The art critic Peter Schjeldahl once cheekily wrote that “we” (a many-encompassing two-letter word, presumably signifying all the appreciators of his art) “needn't live with Picasso, thank goodness, but only brain surgery could stop him from living in us.”* Never do these words come to light more than in Picasso’s 1952 and 1953 master prints, La Femme a la fenetre (B695) and L'Egyptienne (B746). These are two of the largest sugarlift prints in Picasso’s oeuvre — among the largest aquatints of his career. And their magnitude is just as impressive in scale as in emotional depth. The pair of prints tells its own story – I’m just here to relay it to you all.
Francoise Gilot, the subject of these works, was an appreciator outside of Schjeldahl’s “we;” she did live with the artist. She lived with him as his lover, the mother to two of his young children, and as an intellectual and creative partner – a different status than the other muses of Picasso’s career. By May of 1952, the relationship had long-since hardened; her face in Picasso’s portraits had shed the warm, organic ease of its lithographic manifestations. Above, in B695, it is cast and carved like pottery, her expression left up to the interpretation of the viewer. Is her soft smile that of contentment, is she relishing the spread of soft light across her cheekbones, beamed in through the pane in one view, and the gaze of her love in the other? Or – is that same smile something more like despondency? Read the other way, the portrait’s focal point flashes downward to the shadows on the backs of her hands, her hands pressed into the glass of the window as though she is longing to be on the other side of it. Is she taking in the sensory pleasure of the world outside, or is the glint in her viewer-adjacent eye actually pearly, distant, glazed over? In showing her plainly, Picasso shows us her entirety; Francoise’s is the emotional ambiguity of reality. Should I stay, or should I go? Even as the question’s subject, Picasso captures its vestigial presence.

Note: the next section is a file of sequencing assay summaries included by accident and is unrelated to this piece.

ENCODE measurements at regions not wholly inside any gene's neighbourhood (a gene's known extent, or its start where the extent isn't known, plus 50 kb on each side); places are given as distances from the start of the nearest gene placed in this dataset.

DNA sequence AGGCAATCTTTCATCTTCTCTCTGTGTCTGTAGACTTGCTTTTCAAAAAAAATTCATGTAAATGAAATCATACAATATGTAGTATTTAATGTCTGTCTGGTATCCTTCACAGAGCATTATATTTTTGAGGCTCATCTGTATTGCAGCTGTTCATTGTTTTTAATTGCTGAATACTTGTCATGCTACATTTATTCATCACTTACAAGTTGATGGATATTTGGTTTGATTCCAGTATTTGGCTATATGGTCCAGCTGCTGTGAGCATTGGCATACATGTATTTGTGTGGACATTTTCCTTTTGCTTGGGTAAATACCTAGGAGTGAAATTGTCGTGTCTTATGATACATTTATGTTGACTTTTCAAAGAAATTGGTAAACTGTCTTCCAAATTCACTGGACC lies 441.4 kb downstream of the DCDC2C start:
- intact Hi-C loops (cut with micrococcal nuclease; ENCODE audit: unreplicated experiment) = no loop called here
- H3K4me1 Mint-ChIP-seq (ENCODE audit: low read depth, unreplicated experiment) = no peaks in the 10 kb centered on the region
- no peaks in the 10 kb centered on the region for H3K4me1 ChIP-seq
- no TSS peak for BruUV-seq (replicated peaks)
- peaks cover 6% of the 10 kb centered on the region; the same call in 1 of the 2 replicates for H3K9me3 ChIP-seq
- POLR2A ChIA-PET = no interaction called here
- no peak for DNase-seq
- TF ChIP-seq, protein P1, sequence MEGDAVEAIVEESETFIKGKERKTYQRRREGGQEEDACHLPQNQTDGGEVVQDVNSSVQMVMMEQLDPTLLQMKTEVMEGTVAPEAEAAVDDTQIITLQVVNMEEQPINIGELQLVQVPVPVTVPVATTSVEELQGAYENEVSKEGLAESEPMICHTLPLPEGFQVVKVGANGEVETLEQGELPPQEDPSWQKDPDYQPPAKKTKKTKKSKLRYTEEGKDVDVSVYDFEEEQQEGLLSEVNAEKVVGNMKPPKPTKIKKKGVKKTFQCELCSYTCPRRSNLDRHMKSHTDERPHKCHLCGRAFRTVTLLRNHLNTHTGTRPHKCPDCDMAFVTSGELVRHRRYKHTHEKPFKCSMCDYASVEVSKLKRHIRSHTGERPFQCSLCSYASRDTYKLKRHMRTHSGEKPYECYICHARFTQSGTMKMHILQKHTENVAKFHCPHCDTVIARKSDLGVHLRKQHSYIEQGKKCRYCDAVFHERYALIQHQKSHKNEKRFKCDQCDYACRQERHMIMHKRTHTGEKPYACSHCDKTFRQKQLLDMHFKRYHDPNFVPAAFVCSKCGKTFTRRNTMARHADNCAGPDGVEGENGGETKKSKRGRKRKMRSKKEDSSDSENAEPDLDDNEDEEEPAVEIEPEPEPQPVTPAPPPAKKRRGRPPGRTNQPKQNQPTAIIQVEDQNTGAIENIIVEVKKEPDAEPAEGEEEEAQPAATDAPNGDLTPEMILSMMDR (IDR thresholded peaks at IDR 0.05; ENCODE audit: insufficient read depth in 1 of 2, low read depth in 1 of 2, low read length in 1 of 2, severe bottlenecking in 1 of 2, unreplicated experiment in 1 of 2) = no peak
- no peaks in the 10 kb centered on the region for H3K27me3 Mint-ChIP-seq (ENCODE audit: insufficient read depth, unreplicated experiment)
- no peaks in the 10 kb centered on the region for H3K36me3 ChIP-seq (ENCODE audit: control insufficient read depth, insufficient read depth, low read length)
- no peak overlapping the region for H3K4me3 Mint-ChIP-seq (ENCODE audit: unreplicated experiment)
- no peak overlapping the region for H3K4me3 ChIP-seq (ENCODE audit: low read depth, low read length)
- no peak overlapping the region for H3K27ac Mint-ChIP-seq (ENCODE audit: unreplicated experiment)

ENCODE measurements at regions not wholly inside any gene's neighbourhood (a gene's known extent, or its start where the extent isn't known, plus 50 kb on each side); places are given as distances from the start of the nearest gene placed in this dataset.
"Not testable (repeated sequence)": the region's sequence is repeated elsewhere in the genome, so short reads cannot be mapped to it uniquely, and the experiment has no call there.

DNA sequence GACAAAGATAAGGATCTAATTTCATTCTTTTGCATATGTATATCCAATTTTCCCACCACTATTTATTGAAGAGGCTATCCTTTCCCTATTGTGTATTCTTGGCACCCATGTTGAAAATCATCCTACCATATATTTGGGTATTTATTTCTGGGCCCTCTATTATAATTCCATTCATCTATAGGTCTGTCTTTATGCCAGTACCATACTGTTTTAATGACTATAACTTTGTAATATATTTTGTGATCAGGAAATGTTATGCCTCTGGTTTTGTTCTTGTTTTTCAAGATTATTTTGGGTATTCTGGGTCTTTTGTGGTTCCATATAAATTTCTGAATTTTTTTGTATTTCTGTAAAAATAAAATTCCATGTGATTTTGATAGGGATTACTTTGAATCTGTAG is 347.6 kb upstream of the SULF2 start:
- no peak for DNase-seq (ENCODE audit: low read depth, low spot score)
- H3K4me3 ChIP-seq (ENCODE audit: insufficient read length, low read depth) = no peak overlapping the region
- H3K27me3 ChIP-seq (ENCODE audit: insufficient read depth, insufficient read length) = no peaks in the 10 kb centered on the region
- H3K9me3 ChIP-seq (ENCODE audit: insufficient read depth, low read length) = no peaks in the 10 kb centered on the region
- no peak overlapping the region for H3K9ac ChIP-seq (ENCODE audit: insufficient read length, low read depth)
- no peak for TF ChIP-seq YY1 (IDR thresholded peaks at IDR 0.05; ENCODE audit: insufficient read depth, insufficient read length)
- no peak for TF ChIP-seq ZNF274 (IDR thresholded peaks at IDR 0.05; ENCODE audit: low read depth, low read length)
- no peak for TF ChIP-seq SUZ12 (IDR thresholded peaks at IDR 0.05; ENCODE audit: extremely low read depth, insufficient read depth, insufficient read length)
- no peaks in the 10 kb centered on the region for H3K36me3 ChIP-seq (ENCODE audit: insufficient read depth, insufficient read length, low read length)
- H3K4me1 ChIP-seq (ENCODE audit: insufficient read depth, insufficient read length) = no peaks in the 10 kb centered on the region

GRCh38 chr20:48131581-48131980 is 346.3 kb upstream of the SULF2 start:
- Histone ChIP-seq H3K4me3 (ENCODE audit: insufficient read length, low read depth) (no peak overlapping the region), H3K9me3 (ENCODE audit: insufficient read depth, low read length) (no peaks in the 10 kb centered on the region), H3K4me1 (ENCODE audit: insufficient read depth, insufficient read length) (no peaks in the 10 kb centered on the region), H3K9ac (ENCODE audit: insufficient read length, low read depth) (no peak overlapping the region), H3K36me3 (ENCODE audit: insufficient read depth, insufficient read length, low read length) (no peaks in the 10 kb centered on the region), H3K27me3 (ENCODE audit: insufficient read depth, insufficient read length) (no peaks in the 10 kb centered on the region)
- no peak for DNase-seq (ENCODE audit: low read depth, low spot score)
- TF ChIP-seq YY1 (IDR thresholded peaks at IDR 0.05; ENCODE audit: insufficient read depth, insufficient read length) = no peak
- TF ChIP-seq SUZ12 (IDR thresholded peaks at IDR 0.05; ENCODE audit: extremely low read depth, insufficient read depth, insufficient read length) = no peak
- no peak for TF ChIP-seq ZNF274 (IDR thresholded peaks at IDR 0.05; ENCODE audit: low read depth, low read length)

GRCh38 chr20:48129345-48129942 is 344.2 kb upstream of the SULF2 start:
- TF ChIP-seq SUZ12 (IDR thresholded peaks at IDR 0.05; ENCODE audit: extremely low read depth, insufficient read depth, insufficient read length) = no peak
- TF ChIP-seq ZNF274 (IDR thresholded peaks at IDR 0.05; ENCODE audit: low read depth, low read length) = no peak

Almost exactly a year later, in May of 1953, Picasso created one of his last portraits of Francoise. There is no softness left for her, only the stark contrast of black and white; no depth left either — she is two-dimensional, all sharp geometry. Even her usually-flowing hair is shown as thorny, thickly slicked to the sides of her fractured, disrupted face. It’s a face transplanted from B695 but rearranged, rendered with pain, less empathetically, as less human. If you are sensing conflict, you’re onto it. Francoise had become a hieroglyphic to Picasso, and vice versa – frustratingly, furiously, the channel of meaning between them had been lost. “There was no longer a real dialogue,” Francoise wrote in her memoir, published just a few years ago. “Each of us carried on a monologue in the direction of each other.”** By September, she left with the children for Paris. It was over.
Picasso rarely named his artwork past that of basic nouns and action verbs. The descriptive title of B746, L'Egyptienne, was not concocted by him, but by his printer at the time, Roger Lacourière. Lacourière found a striking resemblance between Picasso’s depiction of Francoise’s hair and an Egyptian nemes headdress – a striped cloth worn around the head, tucked behind the ears, draped over either shoulder. This garment is usually seen in hieroglyphics of deceased pharaohs. Lacourière’s comparison heightens Francoise to an imposing, important stature, though plants her firmly in the past; the historical one, and Picasso’s. It is a succinct and apt summary of the relationship’s end.
Of course, Picasso was never without a muse. A new woman would mean a new phase, a new way of seeing the world – a renewed means of expression. Along the course of his relationship with Francoise, Picasso had taken to longer bouts away from Paris, south, often in Vallauris. It would be this place that served as a new foundation. On this, I have more new prints to show and stories to tell in the coming weeks.